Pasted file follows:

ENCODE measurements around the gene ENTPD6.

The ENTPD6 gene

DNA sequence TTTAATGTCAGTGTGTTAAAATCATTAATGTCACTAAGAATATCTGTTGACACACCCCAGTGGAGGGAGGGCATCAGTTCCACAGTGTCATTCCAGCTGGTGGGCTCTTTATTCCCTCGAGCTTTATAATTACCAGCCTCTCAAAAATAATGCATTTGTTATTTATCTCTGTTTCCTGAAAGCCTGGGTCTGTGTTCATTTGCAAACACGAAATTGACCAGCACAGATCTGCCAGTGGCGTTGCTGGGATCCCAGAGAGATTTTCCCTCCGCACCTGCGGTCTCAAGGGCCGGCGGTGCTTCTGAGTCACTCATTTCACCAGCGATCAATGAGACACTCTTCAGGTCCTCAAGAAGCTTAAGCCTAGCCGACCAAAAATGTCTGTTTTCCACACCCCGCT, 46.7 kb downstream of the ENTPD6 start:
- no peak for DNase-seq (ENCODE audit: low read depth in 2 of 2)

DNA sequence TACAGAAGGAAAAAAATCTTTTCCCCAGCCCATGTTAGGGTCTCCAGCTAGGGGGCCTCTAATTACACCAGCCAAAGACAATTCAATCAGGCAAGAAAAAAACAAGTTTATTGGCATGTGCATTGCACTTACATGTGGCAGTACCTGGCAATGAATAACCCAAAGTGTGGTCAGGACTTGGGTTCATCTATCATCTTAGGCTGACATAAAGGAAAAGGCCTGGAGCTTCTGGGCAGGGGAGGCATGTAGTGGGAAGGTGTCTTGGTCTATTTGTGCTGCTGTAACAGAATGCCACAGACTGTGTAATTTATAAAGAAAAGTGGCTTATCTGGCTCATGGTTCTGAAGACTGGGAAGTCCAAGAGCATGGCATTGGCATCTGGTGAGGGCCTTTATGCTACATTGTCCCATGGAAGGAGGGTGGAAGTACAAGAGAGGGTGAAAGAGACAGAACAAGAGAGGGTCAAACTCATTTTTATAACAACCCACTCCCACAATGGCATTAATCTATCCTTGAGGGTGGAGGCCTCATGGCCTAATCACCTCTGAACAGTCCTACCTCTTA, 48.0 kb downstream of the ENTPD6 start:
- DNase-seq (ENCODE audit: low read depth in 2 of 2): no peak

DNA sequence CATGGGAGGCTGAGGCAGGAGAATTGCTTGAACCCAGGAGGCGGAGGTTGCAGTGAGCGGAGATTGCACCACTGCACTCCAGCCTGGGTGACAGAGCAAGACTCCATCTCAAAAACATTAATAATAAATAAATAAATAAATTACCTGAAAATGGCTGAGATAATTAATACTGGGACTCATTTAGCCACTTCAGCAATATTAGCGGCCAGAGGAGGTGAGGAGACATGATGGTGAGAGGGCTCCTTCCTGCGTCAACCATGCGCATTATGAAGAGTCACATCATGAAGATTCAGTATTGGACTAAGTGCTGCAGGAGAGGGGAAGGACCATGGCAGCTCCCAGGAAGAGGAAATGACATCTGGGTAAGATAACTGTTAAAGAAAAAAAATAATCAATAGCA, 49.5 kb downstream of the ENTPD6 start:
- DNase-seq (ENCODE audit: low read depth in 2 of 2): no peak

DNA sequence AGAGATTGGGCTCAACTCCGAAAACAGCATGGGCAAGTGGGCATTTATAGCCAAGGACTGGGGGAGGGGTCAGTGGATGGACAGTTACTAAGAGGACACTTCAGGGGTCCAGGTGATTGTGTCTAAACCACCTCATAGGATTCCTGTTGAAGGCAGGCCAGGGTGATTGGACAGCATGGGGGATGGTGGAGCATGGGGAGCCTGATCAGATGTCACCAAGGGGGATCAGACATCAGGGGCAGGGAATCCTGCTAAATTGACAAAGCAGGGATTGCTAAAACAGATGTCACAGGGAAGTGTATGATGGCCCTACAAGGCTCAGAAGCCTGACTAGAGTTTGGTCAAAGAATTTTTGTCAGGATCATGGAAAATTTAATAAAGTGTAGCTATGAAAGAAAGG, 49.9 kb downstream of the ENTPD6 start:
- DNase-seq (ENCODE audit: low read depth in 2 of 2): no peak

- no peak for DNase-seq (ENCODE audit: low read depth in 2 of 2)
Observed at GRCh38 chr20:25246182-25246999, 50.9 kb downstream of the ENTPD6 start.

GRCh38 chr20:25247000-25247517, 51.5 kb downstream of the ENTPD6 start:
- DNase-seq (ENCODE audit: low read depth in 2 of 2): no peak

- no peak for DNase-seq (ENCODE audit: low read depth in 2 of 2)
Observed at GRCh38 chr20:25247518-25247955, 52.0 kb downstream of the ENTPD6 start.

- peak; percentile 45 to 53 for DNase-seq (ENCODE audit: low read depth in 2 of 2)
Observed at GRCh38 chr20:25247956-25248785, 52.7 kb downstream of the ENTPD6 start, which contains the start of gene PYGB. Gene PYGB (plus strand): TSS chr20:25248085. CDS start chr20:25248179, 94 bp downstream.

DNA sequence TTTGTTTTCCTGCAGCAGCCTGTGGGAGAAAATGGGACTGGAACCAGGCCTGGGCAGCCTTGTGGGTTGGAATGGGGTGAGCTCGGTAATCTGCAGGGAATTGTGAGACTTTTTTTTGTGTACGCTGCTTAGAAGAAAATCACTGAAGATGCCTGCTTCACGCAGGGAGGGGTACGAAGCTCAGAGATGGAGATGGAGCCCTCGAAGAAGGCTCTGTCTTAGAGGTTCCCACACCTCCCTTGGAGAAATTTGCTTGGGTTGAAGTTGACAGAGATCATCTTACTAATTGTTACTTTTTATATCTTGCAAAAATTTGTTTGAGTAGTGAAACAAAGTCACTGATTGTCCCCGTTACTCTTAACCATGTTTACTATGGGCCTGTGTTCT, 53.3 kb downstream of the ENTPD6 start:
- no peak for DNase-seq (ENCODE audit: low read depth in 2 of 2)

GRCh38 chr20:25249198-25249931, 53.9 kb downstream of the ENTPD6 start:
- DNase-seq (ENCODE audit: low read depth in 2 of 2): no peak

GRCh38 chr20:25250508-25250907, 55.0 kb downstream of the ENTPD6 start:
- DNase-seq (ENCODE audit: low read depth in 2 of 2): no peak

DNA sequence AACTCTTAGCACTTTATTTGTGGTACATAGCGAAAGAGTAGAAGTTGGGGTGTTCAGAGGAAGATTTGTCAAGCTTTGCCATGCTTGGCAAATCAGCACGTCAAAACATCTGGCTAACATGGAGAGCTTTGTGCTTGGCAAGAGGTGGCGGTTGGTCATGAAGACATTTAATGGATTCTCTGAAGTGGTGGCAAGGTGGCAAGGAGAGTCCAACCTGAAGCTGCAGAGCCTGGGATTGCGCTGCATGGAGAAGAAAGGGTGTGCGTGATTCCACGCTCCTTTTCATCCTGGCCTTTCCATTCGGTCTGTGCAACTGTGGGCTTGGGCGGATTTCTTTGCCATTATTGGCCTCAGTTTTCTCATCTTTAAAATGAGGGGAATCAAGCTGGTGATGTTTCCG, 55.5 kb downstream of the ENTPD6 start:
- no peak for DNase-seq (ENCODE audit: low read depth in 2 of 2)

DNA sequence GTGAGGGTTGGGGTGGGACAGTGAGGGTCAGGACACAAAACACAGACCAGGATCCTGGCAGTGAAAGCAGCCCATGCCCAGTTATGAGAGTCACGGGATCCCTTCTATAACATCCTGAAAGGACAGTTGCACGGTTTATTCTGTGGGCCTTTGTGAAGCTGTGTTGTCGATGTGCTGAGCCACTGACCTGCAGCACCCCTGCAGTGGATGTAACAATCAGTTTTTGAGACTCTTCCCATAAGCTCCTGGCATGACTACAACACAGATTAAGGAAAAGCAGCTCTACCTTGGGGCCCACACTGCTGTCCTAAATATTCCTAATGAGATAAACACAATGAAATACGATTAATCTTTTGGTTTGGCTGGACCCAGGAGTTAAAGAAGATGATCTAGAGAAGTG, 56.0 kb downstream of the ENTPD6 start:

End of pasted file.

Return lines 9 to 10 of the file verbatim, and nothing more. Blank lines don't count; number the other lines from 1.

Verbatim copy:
DNA sequence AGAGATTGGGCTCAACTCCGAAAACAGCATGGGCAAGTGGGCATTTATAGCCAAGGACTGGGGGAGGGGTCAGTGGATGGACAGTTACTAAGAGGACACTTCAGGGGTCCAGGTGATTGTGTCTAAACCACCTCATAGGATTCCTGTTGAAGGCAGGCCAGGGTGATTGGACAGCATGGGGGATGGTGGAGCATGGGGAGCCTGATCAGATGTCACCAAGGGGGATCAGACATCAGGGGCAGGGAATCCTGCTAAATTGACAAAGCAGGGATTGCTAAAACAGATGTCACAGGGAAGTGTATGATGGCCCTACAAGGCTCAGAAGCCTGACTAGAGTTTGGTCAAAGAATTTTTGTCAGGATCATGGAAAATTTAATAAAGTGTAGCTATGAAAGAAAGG, 49.9 kb downstream of the ENTPD6 start:
- DNase-seq (ENCODE audit: low read depth in 2 of 2): no peak